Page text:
Perhaps that’s the thing that Scott was trying to get at in his piece, the way that funny and non-good-looking men get to harness a type of social power denied them by their physical appearance. Think of the funniest boys you knew in high school. They all had a “victim” to their jokes, right? And then the question becomes, who is the butt of the joke? With Allen, a lot of his humor was subversive in that it made super-masculine guys look stupid, which was well-deserved (I’m thinking of Crimes and Misdemeanors). He also made himself look neurotic and foolish, but in a lothario-ish way that in the end placed the joke on whatever woman was willing to be with him. And because of the lack of distinction between Allen the person, the filmmaker, and the performer, he has infected the very identities of so many American men that his power spreads.
As I've written on the subject of why I think it can be best for pastors to refrain from employing humor in sermons, the reason for my concern about a proliferation of humor in preaching and teaching is simply that there are ultimately only two modes of humor: laughing with, and laughing at.  If it be suggested that some old Puritan with no sense of humor was the problem with America I'm going to respond to a bromide such as that with another bromide, which is to suggest that in the era of microaggressions it would seem that humorless Puritans should be granted at least this point, that if being a humorless moralist means you never make a mockery of anyone out of regard for the image of God within every human then maybe we need more of that and not less.

Often humor takes the form of "laugh with me as I laugh at myself" or some version of myself.  But there is also "laugh with me as I laugh at those people."  That particular mode of humor only works in a carefully calibrated set of contexts and circumstances.  There's a sense in which Christians should be grateful to be so bad at a kind of humor that involves "us" laughing at "them", because when you're good at the kind of humor could that make you a scoffer?  Alternately, if you try for that kind of humor as a form of satire then you get ... well ... I've never managed to find any of the would-be satires of Doug Wilson funny, and haven't been particularly awestruck by attempts at satire at Mere Orthodoxy.  Christian satire has had a very limited field of actual success, mainly confined to The Wittenburg Door, some Landover Baptist, and more recently The Babylon Bee. It's a niche but I digress. 

It's not surprising that if we were to scour the memories we have had of pastors telling jokes from the pulpit this former category is far more prevalent.  Humor is more disarming from the pulpit if the preacher is able to have a laugh at their own expense whereas if a preacher is laughing at the epese of someone else how does the preacher not fail to live by the admonition against "coarse jesting" that is within the scriptures themselves?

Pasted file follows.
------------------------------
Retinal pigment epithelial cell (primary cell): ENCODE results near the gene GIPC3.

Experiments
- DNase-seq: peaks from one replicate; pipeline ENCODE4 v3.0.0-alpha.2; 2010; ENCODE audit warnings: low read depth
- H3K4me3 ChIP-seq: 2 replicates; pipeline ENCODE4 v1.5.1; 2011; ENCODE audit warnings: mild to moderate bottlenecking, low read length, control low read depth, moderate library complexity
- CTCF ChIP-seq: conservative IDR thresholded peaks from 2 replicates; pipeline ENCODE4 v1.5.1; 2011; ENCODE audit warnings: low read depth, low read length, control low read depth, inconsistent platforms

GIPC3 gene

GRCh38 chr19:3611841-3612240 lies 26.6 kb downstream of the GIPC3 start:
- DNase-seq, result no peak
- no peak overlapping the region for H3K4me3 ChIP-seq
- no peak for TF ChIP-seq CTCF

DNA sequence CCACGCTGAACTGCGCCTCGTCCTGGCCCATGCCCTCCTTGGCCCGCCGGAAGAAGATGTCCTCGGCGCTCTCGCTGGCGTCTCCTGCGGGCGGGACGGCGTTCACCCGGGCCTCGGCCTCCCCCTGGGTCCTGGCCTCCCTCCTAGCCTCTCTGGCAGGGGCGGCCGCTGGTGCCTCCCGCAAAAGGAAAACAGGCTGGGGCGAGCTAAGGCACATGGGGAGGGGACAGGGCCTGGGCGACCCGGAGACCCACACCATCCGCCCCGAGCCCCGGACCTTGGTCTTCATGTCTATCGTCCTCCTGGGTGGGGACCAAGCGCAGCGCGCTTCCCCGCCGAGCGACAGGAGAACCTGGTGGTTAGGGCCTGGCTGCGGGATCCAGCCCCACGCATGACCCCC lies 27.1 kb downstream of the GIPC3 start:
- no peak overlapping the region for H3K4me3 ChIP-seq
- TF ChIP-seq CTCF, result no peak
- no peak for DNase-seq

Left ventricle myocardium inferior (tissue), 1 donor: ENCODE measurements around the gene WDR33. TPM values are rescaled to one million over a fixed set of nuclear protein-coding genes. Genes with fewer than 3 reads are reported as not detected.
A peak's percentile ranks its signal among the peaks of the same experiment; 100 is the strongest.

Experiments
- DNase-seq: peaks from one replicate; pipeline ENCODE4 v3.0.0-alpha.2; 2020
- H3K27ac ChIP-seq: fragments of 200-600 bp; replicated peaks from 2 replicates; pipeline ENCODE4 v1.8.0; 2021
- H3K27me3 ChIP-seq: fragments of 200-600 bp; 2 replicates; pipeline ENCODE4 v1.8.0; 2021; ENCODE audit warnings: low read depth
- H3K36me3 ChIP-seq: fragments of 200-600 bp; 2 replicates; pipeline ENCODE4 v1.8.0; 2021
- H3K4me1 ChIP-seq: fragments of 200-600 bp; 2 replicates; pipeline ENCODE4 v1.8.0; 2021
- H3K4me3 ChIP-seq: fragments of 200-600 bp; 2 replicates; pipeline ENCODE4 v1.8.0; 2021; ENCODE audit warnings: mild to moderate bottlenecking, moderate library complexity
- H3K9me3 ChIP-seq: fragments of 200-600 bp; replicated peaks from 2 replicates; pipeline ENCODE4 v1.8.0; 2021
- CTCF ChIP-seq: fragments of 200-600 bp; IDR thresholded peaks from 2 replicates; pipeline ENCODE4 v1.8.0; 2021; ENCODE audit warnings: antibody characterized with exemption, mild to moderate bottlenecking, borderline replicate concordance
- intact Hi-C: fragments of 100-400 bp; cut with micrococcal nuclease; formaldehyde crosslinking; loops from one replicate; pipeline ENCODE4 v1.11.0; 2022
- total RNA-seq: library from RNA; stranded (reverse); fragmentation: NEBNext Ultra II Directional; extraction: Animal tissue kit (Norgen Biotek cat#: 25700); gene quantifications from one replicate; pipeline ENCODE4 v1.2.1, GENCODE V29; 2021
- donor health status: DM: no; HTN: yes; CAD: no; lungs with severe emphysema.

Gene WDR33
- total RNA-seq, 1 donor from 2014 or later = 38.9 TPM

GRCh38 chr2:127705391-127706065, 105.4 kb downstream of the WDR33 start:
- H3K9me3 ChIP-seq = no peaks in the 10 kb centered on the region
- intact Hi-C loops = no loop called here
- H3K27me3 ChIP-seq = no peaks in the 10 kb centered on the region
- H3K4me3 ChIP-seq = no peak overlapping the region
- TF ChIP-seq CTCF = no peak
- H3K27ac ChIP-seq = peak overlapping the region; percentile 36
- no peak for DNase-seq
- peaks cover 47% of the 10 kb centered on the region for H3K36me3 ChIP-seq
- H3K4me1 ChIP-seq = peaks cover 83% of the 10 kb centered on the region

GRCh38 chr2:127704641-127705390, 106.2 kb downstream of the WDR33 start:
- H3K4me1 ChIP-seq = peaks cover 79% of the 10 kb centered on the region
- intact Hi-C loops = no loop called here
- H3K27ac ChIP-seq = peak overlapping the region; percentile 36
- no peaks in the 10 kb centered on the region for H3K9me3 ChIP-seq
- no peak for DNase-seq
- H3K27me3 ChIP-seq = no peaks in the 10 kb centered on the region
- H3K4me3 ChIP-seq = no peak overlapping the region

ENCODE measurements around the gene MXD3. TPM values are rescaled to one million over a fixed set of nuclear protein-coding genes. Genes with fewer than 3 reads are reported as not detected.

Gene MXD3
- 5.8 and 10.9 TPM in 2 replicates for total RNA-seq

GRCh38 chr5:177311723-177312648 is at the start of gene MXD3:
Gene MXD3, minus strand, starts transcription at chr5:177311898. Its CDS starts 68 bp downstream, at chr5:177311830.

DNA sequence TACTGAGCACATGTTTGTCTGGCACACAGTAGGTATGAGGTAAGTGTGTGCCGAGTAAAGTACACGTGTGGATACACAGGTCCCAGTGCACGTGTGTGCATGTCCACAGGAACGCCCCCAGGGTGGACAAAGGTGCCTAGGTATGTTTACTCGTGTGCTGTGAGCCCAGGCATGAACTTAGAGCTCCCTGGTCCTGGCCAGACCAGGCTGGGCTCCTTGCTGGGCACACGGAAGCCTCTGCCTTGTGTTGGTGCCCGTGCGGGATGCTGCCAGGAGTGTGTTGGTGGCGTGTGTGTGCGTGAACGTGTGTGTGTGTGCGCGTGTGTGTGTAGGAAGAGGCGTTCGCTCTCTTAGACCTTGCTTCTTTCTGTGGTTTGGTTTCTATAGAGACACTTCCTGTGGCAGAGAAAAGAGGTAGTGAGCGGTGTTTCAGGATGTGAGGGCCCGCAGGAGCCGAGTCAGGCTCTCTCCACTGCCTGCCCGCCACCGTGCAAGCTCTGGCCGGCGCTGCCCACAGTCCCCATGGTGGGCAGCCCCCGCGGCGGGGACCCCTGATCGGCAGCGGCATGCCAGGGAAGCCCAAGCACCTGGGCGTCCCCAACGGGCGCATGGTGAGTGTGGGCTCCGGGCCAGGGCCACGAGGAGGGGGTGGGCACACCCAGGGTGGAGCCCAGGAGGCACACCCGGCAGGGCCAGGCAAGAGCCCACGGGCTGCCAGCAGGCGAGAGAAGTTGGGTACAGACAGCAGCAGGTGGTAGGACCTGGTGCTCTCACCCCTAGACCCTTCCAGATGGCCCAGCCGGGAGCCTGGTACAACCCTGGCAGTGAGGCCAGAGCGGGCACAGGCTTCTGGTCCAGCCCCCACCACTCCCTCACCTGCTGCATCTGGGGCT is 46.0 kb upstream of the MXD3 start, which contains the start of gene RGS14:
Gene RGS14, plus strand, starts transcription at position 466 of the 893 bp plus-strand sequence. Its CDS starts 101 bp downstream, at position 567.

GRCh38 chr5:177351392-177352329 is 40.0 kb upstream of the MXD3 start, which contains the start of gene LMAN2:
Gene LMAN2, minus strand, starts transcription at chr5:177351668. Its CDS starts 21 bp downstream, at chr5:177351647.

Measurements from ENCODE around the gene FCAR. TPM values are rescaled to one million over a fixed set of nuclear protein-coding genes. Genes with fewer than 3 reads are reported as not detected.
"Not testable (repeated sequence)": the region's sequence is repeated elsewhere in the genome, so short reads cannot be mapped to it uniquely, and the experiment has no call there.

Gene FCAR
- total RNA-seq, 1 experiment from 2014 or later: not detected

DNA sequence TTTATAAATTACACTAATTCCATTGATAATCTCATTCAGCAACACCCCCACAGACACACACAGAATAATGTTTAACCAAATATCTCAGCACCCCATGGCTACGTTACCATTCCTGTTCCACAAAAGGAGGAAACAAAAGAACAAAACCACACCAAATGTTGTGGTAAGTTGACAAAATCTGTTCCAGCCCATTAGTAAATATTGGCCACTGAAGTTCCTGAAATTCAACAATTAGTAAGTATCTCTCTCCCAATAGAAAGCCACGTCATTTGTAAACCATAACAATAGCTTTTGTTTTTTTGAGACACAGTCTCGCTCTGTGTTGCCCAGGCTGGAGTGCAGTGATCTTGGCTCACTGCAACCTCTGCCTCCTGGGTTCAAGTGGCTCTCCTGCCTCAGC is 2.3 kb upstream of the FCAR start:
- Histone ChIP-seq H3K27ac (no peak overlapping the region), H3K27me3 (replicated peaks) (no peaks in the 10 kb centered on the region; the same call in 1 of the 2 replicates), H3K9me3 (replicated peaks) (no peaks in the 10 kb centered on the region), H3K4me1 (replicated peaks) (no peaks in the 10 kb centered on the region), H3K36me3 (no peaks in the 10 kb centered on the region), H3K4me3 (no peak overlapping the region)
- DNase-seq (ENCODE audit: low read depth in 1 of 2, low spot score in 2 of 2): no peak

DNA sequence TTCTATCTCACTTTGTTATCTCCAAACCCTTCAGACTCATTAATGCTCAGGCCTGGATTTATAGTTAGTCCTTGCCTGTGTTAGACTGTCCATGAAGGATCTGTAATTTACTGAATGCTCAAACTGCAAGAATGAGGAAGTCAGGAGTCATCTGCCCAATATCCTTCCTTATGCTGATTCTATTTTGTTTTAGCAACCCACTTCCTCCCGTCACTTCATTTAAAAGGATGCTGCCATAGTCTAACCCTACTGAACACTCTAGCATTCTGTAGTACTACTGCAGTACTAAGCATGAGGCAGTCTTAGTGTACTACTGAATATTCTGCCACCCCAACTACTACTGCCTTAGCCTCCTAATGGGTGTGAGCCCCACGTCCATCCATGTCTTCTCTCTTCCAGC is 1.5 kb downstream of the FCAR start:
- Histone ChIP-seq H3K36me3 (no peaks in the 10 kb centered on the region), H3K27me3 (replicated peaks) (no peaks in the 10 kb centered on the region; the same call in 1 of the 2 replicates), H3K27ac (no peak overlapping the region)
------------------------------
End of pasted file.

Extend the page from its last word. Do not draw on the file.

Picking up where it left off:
In what's now known as the post-Weinstein moment it's turning out that Hollywood has had plenty of predation against men, women and children ... and it may turn out that as the film industry has made films about the evils hidden by the Roman Catholic Church there has yet to be a Spotlight made about the film industry itself.  It's turning out that even public radio and television isn't immune to scandals about the behavior of elder statesmen and power brokers, and that these scandals are in some sense stranger because of how egalitarian public radio tends to be in its aims and because women are more prominent as power brokers within that scene than inside Hollywood, or the music industry.
The Sandunsky/Paterno scandal has come and gone and more recently there has been a legal case involving gymnastics and systemic abuses.

So we're living in an era in which a whole lot of bad men are being seen as the bad men that, were we more thoroughly attentive to the things they were known for, we wouldn't have missed about them.  I don't really regard the films of Allen or Polanski as gifts and wouldn't really feel the world is worse off if we had none of those films, even if it's possible (or even likely) that filmmakers whose work I do enjoy could cite an Allen or a Polanski as an influence. 

What these cumulative moments of scandal and introspection seem to suggest is that we have a cultural moment of trying to grapple with the reality that many of those artists and entertainers who "we" thought of as having confronted the bad moralisms of "those people" were in some sense at least as bad as, if not even worse than, the dismissed moralizers of yore considered the scandalizing artists or entertainers to be.  It may be easier for critics to do some soul-searching than to grant that there might have been anyone against the artists in scandal from the beginning who could, at this moment, have anything close to being able to say "I told you so".